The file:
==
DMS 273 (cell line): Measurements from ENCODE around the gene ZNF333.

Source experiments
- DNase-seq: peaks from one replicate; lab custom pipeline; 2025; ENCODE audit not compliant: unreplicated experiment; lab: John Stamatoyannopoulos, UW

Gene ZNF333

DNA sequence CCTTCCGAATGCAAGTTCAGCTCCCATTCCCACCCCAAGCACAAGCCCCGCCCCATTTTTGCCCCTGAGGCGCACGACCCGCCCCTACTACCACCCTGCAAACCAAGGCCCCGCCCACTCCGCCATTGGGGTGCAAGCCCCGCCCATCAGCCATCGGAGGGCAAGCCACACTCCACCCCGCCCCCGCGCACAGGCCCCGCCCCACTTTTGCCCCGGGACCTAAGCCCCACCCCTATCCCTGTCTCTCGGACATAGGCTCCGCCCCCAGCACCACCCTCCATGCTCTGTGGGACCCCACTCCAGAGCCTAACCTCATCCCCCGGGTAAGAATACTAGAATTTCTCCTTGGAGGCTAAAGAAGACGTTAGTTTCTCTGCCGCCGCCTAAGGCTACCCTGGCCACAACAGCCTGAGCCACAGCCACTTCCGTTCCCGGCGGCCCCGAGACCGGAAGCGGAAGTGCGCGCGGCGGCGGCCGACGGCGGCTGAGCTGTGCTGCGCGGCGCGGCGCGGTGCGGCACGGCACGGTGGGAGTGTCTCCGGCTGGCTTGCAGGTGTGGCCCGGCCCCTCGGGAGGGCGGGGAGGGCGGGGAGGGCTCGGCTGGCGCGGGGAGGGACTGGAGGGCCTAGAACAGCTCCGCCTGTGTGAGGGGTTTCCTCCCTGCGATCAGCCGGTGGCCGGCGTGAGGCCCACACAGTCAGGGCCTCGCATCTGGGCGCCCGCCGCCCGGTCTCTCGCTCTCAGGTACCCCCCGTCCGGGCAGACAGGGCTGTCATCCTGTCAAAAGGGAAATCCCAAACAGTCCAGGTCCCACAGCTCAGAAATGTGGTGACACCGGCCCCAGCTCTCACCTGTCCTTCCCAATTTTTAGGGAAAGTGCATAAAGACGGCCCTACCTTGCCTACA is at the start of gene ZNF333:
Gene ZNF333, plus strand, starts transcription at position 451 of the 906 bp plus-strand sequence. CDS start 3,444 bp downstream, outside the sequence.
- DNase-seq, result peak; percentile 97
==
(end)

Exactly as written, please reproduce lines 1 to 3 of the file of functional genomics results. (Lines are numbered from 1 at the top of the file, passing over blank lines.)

DMS 273 (cell line): Measurements from ENCODE around the gene ZNF333.

Source experiments
- DNase-seq: peaks from one replicate; lab custom pipeline; 2025; ENCODE audit not compliant: unreplicated experiment; lab: John Stamatoyannopoulos, UW